Code Battle: Holi Edition

Author: Raghav Vashishth
Tester: Arjun Kathail
Editorialist: Tushar Malik




Nim-Sum, Difference Array


It is the festival of Holi and Chef and his friends are playing an interesting game. There are N buckets numbered from 0 to N−1, each of these buckets is initially empty. Now each of Chef’s friends will provide a total of Q queries, where each query gives a range of buckets from L to R and a value X which is the number of water balloons that must be added to each of these buckets from L to R both included.

Now Chef and one of his friends are challenged to play a two-player game taking turns, In each turn, a player can choose only one bucket and remove any number of water balloons (at least one) from that bucket. The player who cannot move is considered to lose the game (i.e., one who take the last water balloons is the winner). Chef will only play the game if he is certain that he will win and so he asks you to confirm the same.

Assume that both the players play the game optimally.


If both A and B play optimally (i.e- they don’t make any mistakes), then the player starting first is guaranteed to win if the Nim-Sum at the beginning of the game is non-zero. Otherwise, if the Nim-Sum evaluates to zero, then player A will lose definitely.
Nim-Sum : The cumulative XOR value of the number of baloons in each bucket at any point of the game is called Nim-Sum at that point.


For finding the number of balloons in each bucket after the end of all queries in constant time, we will use the concept of Difference array. Otherwise, using a normal loop to do that would take O(n) time and will result in a TLE.

Difference array D[i] of a given array A[i] is defined as D[i] = A[i]-A[i-1] (for 0 < i < N ) and D[0] = A[0] considering 0 based indexing. Difference array can be used to perform range update queries “l r x” where l is left index, r is right index and x is value to be added and after all queries you can return original array from it. Where update range operations can be performed in O(1) complexity.

  1. update(l, r, x) : Add x to D[l] and subtract it from D[r+1], i.e., we do D[l] += x, D[r+1] -= x
  2. printArray() : Do A[0] = D[0] and print it. For rest of the elements, do A[i] = A[i-1] + D[i] and print them.

Time complexity of update here is improved to O(1).

This game depends on two factors-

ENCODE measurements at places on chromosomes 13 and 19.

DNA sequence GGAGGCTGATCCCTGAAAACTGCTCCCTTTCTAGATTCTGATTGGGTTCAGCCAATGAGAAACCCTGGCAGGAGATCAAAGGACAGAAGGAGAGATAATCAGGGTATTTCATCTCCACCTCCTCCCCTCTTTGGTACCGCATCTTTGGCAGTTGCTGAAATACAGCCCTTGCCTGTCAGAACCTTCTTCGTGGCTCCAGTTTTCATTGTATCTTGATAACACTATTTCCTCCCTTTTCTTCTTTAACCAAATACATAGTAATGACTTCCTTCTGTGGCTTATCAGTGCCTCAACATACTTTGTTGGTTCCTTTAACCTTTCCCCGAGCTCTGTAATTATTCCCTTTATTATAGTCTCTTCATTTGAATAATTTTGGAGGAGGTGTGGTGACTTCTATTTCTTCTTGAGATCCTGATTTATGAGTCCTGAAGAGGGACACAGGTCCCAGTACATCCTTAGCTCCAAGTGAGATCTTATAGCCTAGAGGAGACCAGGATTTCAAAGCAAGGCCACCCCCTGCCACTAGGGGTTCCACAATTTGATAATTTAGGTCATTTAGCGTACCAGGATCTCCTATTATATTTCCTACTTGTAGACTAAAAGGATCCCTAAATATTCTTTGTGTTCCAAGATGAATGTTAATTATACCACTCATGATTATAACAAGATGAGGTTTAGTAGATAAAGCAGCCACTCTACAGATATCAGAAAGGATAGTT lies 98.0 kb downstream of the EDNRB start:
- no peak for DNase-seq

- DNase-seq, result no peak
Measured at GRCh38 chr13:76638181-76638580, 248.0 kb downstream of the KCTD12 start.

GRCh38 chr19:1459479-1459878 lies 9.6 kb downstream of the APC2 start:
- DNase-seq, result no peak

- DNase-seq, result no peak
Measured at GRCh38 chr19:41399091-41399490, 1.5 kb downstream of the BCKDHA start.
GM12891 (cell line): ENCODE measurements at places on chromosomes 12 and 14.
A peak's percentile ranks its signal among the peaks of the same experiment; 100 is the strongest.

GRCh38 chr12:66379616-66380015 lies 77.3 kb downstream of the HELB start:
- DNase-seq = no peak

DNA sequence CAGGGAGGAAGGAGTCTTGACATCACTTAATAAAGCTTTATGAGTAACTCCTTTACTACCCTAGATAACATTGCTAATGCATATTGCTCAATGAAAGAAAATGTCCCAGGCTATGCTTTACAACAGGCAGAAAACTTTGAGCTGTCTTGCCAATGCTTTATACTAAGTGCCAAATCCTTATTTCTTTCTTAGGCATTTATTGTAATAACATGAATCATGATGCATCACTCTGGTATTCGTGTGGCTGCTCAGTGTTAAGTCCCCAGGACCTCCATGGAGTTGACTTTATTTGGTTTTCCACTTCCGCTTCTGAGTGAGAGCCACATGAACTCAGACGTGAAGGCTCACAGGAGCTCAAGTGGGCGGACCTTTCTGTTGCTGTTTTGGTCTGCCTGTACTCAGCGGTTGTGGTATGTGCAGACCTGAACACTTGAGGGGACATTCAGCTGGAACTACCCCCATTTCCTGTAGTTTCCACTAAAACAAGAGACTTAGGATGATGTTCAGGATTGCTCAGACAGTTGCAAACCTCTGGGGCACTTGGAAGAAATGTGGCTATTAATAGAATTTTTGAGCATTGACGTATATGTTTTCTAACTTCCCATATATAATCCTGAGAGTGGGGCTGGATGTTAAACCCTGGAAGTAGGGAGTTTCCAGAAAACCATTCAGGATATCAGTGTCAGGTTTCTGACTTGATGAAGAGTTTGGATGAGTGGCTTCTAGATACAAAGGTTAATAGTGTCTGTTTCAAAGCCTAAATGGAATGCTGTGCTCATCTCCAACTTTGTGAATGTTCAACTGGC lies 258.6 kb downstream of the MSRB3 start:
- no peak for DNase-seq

1. The player who starts first.
  2. The initial configuration of the baloons.

Initially two cases could exist.

Case 1: Initial Nim Sum is zero
As we know, in this case if played optimally B wins, which means B would always prefer to have Nim sum of zero for A‘s turn.
So, as the Nim Sum is initially zero, whatever number of items A removes the new Nim Sum would be non-zero (as mentioned above). Also, as B would prefer Nim sum of zero for A‘s turn, he would then play a move so as to make the Nim Sum zero again (which is always possible, as mentioned above).
The game will run as long as there are items in any of the buckets and in each of their respective turns A would make Nim sum non-zero and B would make it zero again and eventually there will be no elements left and B being the one to pick the last wins the game.

It is evident by above explanation that the optimal strategy for each player is to make the Nim Sum for his opponent zero in each of their turn, which will not be possible if it’s already zero.

Case 2: Initial Nim Sum is non-zero
Now going by the optimal approach A would make the Nim Sum to be zero now (which is possible as the initial Nim sum is non-zero, as mentioned above). Now, in B‘s turn as the nim sum is already zero whatever number B picks, the nim sum would be non-zero and A can pick a number to make the nim sum zero again. This will go as long as there are items available in any buckets.
And A will be the one to pick the last item.

So, as discussed in the above cases, it should be obvious now that Optimal strategy for any player is to make the nim sum zero if it’s non-zero and if it is already zero then whatever moves the player makes now, it can be countered.

Let us apply the above theorem in an example case. In the first game A started first and the Nim-Sum at the beginning of the game was, 3 XOR 4 XOR 5 = 2, which is a non-zero value, and hence A won. Whereas in the second game-play, when the initial configuration of the piles were 1, 4, and 5 and A started first, then A was destined to lose as the Nim-Sum at the beginning of the game was 1 XOR 4 XOR 5 = 0 .


Setter’s Solution

Setter's Solution
using namespace std;

int main(){

	int t;
		int n,q;
		int arr[n+1]{0};
		int l,r,x;
		for(int i=0;i<q;i++){
		for(int i=1;i<n;i++){
		int xr=0;
		for(int i=0;i<n;i++){
		}else cout<<1<<endl;

	return 0;